SpaceX rocket launch aborted in last second
First private launch at Cape Canaveral
A new private rocket is stuck on the ground after an aborted launch.
The countdown reached all the way to practically zero just before 5 o'clock Saturday morning for the SpaceX Falcon 9 rocket.
A NASA spokesman said the engine ignition sequence started, but there was an automatic shutdown by on-board computers. So instead of blasting off from Cape Canaveral on a delivery mission to the International Space Station, the rocket remained on its launch pad amid a cloud of engine exhaust.
An engine pressure problem is suspected.
The next launch attempt will be Tuesday, if the problem can be resolved in time.
This was the first launch attempt by a private U.S. company hoping to successfully reach the International Space Station.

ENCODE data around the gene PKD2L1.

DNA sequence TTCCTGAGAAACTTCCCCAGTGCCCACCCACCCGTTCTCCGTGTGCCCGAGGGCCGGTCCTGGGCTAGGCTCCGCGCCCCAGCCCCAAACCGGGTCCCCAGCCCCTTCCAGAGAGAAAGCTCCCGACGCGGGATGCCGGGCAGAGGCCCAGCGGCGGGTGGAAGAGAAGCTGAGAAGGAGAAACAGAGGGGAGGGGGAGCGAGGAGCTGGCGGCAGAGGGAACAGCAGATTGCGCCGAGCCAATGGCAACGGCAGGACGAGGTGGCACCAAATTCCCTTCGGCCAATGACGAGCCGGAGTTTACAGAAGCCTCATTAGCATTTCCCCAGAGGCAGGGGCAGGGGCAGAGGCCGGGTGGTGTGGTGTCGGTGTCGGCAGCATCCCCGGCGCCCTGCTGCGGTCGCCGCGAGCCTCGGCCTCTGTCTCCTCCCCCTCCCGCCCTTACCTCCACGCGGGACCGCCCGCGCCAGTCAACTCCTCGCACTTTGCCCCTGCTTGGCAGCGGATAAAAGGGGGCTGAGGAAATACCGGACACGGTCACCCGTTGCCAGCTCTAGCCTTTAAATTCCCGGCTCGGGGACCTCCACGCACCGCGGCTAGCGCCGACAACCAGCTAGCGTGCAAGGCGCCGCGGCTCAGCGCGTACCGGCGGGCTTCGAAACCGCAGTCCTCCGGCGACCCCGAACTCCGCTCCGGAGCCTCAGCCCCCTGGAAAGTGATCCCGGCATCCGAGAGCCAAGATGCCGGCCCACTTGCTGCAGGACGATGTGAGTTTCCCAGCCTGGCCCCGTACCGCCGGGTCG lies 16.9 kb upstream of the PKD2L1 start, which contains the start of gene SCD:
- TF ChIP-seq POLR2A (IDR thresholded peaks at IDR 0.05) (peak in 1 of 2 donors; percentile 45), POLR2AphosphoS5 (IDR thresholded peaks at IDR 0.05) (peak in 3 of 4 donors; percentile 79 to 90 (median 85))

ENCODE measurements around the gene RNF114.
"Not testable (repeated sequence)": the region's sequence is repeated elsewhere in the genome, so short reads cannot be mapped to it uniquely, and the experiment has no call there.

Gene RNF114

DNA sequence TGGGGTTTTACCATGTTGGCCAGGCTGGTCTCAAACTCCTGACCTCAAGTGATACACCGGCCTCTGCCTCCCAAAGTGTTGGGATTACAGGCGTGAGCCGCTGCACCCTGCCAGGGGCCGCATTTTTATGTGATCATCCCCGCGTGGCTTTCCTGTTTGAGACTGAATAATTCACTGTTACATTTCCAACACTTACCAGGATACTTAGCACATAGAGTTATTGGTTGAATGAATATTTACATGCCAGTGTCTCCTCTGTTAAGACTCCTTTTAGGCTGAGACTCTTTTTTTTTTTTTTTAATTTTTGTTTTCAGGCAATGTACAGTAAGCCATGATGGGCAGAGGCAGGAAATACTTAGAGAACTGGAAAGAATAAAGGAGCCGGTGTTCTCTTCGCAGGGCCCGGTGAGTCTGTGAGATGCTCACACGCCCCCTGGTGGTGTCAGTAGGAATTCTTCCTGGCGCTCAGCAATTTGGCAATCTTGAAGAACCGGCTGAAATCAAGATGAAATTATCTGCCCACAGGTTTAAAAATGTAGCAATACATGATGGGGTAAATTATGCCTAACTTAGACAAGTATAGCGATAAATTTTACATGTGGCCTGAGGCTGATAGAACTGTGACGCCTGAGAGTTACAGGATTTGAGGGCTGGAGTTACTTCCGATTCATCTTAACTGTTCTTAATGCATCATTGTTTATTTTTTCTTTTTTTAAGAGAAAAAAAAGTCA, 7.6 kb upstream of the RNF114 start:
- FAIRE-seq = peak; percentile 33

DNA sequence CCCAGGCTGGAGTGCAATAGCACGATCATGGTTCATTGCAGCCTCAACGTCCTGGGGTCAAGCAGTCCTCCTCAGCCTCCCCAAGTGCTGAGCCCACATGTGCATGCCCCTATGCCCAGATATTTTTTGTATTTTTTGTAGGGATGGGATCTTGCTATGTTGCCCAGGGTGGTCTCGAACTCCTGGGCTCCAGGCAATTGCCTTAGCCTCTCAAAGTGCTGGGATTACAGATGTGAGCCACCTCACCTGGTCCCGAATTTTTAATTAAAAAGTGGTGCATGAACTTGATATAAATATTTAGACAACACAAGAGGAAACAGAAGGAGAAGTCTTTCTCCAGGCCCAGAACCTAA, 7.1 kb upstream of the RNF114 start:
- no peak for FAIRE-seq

The CEO of SpaceX is billionaire, Elon Musk, the same businessman who helped launch PayPal.
The rocket has a transport capsule named Dragon. The idea is that commercial rockets will replace shuttles, delivering cargo and eventually astronauts to the Space Station.
"I don't know if that's quite the space race, more of the dawn of a new era of space exploration. And it's one driven by commercial companies," said Musk.
He had said that he wouldn't be terribly surprised if a few things go wrong ahead of or during the launch.
"Its been a very hard technology to develop and of course we need to prove we've done it correctly, and I think there's a good chance that we don't quite succeed on the first time," said Musk.
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